There are two horses, a white horse, and a black horse. The white horse is good, the black horse, base. This is the context in which Guy Haines, reading Plato, meets Charles Bruno. Bruno, a man of infinite energy, disagrees with the great philosopher. Instead, he claims, we are all just grey horses, trapped in a world where we must use our black horse to set ourselves free.
Such is his argument towards Guy Haines, the stranger on the train, with whom he agrees to switch murders. Guy, presuming this all a farce, thinks nothing more of it, unaware that this fateful encounter will change his life forever.
Chris Harper’s portrayal of Charles Bruno is high class, subtly combining charismatic maneuvering with childlike playfulness and moments of genuine love and tenderness with his mother. Harper simultaneously creates great distrust yet also sympathy towards Bruno, a character who in many ways seems simply unloved and in great physical and emotional pain. It is the mark of a good villain that the audience is on his side, captivated by his manner, and Harper certainly did this.
The progression of Guy Haines from a calm, determined, idealist to a stony-faced, emotionless wreck, devoid of passion, is masterfully conveyed by Jack Ashton. Ashton conveys the irony that Guy, through releasing his black horse, becomes perhaps the most grey and the glummest character of the lot. It would have been easy to play Guy as getting madder, crazier and more out of control, but the subtlety of Ashton’s reduction of Guy to a mere shadow of the man he was, and if Guy is dead himself, is carefully crafted.
The interplay between these two leads is again very clever. Ashton and Harper convey a potentially homoerotic relationship between Guy and Charles, but shrewdly, this is left in the mind of the audience to decide how far this goes.
Special praise must also be reserved for the set designer, David Woodhead whose ingenious mobile set allows multiple windows to be opened at different levels, letting us look in on the performers’ worlds, and enabling multiple scenes to occur at once. It must also be recognised that the performers played the set perfectly, acting most of the scenes out to the audience. Often captivated by the bravado and charisma of Bruno, it was as we were complicit in the deal between him and Guy, and its repercussions.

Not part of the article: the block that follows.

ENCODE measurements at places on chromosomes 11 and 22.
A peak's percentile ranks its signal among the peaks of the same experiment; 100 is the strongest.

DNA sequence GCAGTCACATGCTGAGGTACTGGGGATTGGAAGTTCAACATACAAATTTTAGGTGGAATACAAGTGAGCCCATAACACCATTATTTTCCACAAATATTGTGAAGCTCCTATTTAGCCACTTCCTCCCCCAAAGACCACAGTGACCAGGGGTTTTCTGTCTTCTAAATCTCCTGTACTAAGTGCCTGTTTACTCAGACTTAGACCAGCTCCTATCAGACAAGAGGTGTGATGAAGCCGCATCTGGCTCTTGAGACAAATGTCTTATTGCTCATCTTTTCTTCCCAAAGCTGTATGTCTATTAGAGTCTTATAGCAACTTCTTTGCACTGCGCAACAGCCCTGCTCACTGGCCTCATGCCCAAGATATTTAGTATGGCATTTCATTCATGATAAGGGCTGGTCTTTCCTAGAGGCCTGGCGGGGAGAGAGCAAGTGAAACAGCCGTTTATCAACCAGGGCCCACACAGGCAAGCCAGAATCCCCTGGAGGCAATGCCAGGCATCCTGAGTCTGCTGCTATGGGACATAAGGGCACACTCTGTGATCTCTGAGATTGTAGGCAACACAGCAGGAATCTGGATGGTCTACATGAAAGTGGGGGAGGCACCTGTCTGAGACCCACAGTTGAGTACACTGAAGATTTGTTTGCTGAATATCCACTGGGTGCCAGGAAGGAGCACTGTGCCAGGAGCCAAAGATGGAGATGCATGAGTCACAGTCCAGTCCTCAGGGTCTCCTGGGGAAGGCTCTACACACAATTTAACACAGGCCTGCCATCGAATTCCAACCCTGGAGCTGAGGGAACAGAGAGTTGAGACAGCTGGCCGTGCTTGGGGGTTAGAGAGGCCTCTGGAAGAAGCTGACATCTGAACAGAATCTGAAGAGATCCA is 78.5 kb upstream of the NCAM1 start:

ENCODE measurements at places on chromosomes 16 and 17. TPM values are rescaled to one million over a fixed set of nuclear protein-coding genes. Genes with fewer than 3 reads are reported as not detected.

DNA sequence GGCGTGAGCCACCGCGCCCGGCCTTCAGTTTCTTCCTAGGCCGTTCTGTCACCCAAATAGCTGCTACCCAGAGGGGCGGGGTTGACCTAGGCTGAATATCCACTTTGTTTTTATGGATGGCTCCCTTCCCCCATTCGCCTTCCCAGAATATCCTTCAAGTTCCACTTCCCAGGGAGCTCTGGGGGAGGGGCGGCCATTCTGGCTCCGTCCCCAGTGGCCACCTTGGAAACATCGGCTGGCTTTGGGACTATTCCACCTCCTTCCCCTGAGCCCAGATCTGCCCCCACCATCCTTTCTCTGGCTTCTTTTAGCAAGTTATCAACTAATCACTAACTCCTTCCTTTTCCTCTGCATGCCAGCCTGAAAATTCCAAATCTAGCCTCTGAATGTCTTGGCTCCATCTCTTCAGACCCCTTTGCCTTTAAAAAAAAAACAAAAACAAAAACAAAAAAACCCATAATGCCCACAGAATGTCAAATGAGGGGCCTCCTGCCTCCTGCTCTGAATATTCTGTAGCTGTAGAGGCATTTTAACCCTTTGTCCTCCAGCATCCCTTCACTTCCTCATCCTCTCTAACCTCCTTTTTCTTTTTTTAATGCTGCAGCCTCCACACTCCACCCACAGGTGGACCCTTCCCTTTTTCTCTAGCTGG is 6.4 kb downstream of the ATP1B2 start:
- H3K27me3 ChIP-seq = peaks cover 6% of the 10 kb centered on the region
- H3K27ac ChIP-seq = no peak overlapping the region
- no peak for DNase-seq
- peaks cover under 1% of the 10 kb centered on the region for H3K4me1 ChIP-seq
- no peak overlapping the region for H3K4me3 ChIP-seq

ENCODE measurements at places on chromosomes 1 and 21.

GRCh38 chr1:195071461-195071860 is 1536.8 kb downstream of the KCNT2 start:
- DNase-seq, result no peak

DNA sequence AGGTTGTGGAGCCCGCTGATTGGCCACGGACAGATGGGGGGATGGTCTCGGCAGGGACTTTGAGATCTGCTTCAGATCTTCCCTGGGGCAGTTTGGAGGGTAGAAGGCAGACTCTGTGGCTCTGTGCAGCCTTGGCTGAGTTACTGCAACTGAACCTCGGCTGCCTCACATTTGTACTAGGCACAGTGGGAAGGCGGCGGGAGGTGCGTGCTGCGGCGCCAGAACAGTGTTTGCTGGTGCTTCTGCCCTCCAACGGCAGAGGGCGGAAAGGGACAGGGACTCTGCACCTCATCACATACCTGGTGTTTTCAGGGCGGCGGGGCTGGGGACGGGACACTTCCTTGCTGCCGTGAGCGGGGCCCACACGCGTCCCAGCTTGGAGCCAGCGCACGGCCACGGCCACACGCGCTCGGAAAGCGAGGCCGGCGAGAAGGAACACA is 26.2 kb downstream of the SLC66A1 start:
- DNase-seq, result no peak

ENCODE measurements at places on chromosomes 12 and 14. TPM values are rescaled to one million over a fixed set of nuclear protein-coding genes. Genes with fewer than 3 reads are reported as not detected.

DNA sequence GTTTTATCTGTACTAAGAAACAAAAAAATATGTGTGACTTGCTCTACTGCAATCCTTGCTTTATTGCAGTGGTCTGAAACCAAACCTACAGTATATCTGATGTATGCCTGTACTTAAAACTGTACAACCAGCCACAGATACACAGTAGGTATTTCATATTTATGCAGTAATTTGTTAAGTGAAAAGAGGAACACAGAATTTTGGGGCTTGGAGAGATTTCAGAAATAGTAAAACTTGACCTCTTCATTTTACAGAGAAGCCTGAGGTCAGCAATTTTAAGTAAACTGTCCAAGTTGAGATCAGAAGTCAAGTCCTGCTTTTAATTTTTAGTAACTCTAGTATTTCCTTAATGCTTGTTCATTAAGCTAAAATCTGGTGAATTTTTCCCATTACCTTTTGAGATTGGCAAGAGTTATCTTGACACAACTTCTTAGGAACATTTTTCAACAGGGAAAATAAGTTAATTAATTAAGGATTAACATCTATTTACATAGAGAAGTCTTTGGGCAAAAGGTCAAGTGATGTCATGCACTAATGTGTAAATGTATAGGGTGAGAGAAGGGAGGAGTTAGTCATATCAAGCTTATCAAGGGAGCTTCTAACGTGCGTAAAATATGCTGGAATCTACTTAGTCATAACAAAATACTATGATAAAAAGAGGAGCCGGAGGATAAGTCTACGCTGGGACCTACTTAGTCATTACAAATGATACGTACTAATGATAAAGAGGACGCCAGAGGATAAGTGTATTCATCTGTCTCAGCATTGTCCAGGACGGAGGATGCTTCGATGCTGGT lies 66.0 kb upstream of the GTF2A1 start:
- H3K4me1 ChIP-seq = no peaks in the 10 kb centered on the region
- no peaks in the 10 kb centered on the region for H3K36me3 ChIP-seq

There are moments of pure mesmerisation in this performance. However, at times perhaps the tension fades away slightly too much, and the psychological trauma clearly being experienced by Guy and Charles is not quite mirrored by the feeling in the audience. Small details such as Charles caressing the neck of Guy’s new wife, Anne Haines, are wonderfully chilling, and more moments like this would add even more to this performance.
On the whole, this is a visually stunning performance, which is acted to the highest standard. The motifs and characters never feel forced and there is a dark sense of reality running throughout the play. The play shows Plato was right – we must control our black horse, or face the consequences.
Review by Tristan Greene
Christopher Harper (Coronation Street), John Middleton (Emmerdale), Jack Ashton (Call The Midwife) and Hannah Tointon (Mr Selfridge) lead the cast in a brand-new production of the spellbinding thriller.
Strangers On A Train is based on the world-renowned 1950 novel by Patricia Highsmith made universally famous by the classic Oscar-Winning Alfred Hitchcock film. In the great tradition of Hitchcock, this spine-chilling tale will delight you with its dark wit whilst having you on the edge of your seat from the start.
A fateful encounter takes place between two men in the dining carriage of a train crossing America. Guy is the successful businessman with a nagging jealousy; Charles is the cold, calculating chancer with a dark secret. A daring and dangerous plan develops from this casual conversation setting in motion a chain of events that will change the two men’s lives forever.
The cast is led by Christopher Harper, Coronation Street’s Nathan Curtis, playing the charismatic and manipulative Charles Bruno. Having played Vicar Ashley Thomas in Emmerdale for over 20 years, John Middleton makes his UK touring stage debut as Detective Arthur Gerard. Completing the line-up is Call The Midwife favorite Jack Ashton as the troubled Guy Haines alongside Mr. Selfridge star Hannah Tointon as Guy’s fiancé Anne Faulkner.
The creative team behind the acclaimed production of Gaslight reunite, with Anthony Banks directing, Design by David Woodhead, Lighting Design by Howard Hudson and Music and Sound by Ben and Max Ringham, plus Video and Projection Design by Duncan McLean.
Mon 19 – Sat 24 FEB 2018
Mon 5 – Sat 10 MAR 2018
Grand Opera House York
Mon 19 – Sat 24 MAR 2018
Aylesbury Waterside Theatre